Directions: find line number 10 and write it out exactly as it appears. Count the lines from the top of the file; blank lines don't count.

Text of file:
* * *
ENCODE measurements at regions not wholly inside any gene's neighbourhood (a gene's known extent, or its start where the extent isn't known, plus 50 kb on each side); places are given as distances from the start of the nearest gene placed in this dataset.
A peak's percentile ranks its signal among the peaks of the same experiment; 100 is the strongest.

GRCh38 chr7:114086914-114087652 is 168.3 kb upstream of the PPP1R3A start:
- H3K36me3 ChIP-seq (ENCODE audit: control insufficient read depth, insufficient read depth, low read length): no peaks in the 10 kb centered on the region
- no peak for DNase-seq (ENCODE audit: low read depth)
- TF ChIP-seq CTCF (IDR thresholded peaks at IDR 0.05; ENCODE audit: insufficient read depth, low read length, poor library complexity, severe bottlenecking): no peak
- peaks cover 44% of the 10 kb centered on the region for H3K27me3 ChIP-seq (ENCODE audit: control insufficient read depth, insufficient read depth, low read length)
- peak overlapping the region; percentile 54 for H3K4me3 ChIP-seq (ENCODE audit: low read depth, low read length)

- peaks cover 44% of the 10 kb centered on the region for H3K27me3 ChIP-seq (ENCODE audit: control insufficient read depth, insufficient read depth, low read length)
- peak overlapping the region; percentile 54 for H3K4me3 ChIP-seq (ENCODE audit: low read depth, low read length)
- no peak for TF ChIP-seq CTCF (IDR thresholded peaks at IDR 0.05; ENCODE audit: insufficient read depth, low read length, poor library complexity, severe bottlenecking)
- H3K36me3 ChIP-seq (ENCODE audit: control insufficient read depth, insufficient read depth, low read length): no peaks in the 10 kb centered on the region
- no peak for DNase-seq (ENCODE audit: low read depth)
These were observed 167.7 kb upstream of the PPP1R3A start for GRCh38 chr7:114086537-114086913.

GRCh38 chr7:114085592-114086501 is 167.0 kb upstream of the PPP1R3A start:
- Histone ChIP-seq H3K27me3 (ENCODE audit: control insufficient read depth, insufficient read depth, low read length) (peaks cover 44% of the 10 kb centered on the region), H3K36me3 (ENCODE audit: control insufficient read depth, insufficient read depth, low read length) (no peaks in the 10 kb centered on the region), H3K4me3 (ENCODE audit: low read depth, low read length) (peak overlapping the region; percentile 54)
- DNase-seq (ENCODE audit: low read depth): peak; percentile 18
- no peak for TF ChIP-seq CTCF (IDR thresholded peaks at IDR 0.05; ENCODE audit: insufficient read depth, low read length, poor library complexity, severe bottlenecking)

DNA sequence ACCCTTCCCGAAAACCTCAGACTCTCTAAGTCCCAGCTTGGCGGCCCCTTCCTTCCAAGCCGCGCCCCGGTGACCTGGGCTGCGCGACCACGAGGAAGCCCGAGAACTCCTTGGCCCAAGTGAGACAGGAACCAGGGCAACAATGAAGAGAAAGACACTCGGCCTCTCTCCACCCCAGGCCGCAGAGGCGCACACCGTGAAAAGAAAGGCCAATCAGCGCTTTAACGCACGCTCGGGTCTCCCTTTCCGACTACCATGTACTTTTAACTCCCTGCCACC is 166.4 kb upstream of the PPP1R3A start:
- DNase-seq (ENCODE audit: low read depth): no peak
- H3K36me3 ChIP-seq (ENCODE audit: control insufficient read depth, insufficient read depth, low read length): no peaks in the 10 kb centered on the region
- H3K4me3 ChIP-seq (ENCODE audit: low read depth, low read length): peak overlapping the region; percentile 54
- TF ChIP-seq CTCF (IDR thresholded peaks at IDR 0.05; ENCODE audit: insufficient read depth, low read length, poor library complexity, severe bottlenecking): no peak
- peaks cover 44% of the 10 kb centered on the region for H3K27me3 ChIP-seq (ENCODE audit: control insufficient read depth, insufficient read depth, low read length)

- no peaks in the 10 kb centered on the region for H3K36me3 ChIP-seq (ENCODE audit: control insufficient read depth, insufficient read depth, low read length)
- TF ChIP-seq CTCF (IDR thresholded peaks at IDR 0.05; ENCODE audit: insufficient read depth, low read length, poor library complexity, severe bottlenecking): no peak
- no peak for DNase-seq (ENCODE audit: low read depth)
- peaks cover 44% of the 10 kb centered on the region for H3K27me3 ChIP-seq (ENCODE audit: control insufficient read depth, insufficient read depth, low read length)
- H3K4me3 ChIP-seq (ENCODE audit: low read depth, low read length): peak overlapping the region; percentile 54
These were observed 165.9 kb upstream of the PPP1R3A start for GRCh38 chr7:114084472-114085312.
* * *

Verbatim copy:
- peak overlapping the region; percentile 54 for H3K4me3 ChIP-seq (ENCODE audit: low read depth, low read length)